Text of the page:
Time, dis­tance causes fast friends to be­gin drift­ing apart

The Detroit News - - Weekend -

Dear Abby: I’m a girl, 15, and a sopho­more in high school. Last year I went to school across the coun­try. While I was there, I be­came best friends with this girl, “Amelia.” We did ev­ery­thing to­gether, and Amelia even flew back here to visit my fam­ily when school ended and I had to go home.

It has now been a few months since I’ve seen her, and so much has changed. She doesn’t make time to text or call me hardly ever, and when she does, it’s al­ways a quick con­ver­sa­tion. Be­cause of the time dif­fer­ence and our sched­ules, I get that it’s dif­fi­cult, but shouldn’t she make some time for her best friend?

Amelia and I were as close as sis­ters, and I can’t stand the thought of los­ing her. I’ve al­ready called her out a few times, and we are good for a few days, but then she goes right back to pre­tend­ing I don’t ex­ist. I’d rather not call her out again. Any thoughts?

Far­away Friend in Mary­land Dear Friend: Rather than “call her out,” it’s time to lighten up. Stop try­ing to make Amelia feel guilty for not giv­ing you the at­ten­tion she was able to when you were ge­o­graph­i­cally closer. If there’s one thing I have learned about friend­ships, it’s that they tend to ebb and flow.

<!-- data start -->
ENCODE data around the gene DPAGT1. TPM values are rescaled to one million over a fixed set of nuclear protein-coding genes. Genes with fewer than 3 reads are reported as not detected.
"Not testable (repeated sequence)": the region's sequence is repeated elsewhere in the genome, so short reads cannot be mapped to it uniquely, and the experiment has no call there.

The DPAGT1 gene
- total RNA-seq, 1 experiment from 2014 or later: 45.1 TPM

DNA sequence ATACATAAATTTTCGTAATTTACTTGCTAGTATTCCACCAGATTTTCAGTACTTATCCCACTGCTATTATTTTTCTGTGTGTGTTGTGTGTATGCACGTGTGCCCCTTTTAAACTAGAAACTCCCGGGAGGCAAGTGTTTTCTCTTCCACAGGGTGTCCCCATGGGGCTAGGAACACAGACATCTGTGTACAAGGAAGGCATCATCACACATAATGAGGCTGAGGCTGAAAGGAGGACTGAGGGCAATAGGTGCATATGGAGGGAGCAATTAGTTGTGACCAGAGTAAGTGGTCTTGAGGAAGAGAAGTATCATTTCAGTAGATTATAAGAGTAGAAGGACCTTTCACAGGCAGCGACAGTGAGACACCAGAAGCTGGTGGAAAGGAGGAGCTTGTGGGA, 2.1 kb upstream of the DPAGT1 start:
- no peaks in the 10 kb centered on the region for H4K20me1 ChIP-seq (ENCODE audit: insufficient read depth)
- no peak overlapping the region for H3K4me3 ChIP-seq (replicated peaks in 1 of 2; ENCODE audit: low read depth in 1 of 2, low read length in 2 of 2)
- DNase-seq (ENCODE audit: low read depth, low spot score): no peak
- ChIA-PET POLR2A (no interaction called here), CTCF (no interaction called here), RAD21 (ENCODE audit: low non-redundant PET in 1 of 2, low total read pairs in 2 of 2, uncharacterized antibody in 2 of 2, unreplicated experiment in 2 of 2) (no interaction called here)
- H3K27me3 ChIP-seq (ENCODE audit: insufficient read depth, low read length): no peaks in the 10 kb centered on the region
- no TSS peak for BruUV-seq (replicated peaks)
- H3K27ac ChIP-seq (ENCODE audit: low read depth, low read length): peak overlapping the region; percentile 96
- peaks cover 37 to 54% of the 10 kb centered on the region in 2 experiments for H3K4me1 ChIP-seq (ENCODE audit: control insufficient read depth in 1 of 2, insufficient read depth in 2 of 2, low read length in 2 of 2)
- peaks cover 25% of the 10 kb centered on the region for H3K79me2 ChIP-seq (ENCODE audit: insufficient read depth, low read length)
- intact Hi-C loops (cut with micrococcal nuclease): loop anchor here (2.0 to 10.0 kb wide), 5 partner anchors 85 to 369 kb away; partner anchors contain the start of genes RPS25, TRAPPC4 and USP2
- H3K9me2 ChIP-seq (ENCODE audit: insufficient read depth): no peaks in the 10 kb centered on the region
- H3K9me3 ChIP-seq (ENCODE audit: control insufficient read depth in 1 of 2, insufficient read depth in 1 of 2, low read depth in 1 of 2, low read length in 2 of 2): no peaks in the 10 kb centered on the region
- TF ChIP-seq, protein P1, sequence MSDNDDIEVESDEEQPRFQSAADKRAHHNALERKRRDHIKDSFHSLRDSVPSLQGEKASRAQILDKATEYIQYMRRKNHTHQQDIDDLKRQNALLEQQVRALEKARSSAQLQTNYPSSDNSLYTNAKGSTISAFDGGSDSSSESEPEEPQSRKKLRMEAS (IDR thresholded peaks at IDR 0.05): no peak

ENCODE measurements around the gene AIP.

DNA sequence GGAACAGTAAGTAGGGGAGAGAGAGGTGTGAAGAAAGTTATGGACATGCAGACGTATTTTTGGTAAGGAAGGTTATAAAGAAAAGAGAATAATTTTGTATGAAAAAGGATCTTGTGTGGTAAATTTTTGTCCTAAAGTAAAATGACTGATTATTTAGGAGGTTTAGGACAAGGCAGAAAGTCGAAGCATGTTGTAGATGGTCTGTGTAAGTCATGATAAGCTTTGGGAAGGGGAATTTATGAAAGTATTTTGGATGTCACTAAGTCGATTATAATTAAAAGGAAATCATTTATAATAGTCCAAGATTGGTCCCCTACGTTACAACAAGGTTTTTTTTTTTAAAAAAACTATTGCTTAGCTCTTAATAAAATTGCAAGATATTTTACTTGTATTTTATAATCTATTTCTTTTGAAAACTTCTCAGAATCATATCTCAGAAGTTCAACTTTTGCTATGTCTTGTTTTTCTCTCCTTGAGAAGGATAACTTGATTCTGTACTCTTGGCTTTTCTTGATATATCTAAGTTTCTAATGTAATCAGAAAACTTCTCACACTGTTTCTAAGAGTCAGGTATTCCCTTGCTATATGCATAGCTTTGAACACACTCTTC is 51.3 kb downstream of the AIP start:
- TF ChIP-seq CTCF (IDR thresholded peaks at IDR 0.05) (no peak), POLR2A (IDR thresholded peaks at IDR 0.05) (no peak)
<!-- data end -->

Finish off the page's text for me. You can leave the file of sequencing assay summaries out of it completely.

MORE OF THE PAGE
Be­cause you now live apart, con­cen­trate on build­ing other re­la­tion­ships with peo­ple close by. This doesn’t mean you can’t re­main friendly with Amelia; it sim­ply means you are ex­pect­ing more from her than she’s able to give you.

Dear Abby: How do I get my room­mates to do chores? I have tried talk­ing to them, cre­at­ing chore charts and ex­plain­ing we will lose our se­cu­rity de­posit if the house isn’t taken care of. Noth­ing works. If I don’t want sticky coun­ters, ru­ined pots and pans, or trash pil­ing up, I have to do it my­self. Any ad­vice would be ap­pre­ci­ated.

Not Your Maid Dear Not Your Maid: Whose name is on that lease? If it isn’t yours, the log­i­cal thing to do would be find a place to live with more ma­ture room­mates who feel the way you do about clut­ter and hy­giene. How­ever, if it is yours, you will have to wait un­til the lease is up, get rid of those room­mates and screen the next batch more care­fully.


Jeanne Phillips

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